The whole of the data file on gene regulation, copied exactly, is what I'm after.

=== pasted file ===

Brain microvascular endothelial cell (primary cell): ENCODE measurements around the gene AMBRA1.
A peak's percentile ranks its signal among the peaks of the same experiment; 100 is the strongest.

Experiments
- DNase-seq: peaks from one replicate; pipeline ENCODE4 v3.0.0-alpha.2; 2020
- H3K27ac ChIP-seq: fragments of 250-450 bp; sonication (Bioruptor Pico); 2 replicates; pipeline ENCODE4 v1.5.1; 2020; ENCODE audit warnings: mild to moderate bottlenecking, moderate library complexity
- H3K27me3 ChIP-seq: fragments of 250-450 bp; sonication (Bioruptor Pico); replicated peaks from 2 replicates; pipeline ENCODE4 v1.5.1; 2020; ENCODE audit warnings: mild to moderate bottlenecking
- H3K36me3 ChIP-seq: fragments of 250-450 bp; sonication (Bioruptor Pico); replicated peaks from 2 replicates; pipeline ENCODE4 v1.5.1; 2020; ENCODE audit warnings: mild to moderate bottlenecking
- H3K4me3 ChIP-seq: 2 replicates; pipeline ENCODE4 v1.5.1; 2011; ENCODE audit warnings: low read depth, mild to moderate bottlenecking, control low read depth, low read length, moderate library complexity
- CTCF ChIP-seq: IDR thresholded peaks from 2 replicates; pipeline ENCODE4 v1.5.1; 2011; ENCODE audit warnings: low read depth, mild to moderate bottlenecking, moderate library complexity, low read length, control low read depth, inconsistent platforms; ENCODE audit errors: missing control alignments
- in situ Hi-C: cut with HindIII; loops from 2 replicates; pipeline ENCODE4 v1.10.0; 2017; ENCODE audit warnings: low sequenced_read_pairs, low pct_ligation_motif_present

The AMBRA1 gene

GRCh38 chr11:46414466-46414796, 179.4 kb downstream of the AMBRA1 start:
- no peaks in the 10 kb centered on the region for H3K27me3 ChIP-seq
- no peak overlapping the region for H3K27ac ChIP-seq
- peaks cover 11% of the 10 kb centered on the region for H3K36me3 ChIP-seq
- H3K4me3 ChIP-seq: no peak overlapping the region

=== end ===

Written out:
Brain microvascular endothelial cell (primary cell): ENCODE measurements around the gene AMBRA1.
A peak's percentile ranks its signal among the peaks of the same experiment; 100 is the strongest.

Experiments
- DNase-seq: peaks from one replicate; pipeline ENCODE4 v3.0.0-alpha.2; 2020
- H3K27ac ChIP-seq: fragments of 250-450 bp; sonication (Bioruptor Pico); 2 replicates; pipeline ENCODE4 v1.5.1; 2020; ENCODE audit warnings: mild to moderate bottlenecking, moderate library complexity
- H3K27me3 ChIP-seq: fragments of 250-450 bp; sonication (Bioruptor Pico); replicated peaks from 2 replicates; pipeline ENCODE4 v1.5.1; 2020; ENCODE audit warnings: mild to moderate bottlenecking
- H3K36me3 ChIP-seq: fragments of 250-450 bp; sonication (Bioruptor Pico); replicated peaks from 2 replicates; pipeline ENCODE4 v1.5.1; 2020; ENCODE audit warnings: mild to moderate bottlenecking
- H3K4me3 ChIP-seq: 2 replicates; pipeline ENCODE4 v1.5.1; 2011; ENCODE audit warnings: low read depth, mild to moderate bottlenecking, control low read depth, low read length, moderate library complexity
- CTCF ChIP-seq: IDR thresholded peaks from 2 replicates; pipeline ENCODE4 v1.5.1; 2011; ENCODE audit warnings: low read depth, mild to moderate bottlenecking, moderate library complexity, low read length, control low read depth, inconsistent platforms; ENCODE audit errors: missing control alignments
- in situ Hi-C: cut with HindIII; loops from 2 replicates; pipeline ENCODE4 v1.10.0; 2017; ENCODE audit warnings: low sequenced_read_pairs, low pct_ligation_motif_present

The AMBRA1 gene

GRCh38 chr11:46414466-46414796, 179.4 kb downstream of the AMBRA1 start:
- no peaks in the 10 kb centered on the region for H3K27me3 ChIP-seq
- no peak overlapping the region for H3K27ac ChIP-seq
- peaks cover 11% of the 10 kb centered on the region for H3K36me3 ChIP-seq
- H3K4me3 ChIP-seq: no peak overlapping the region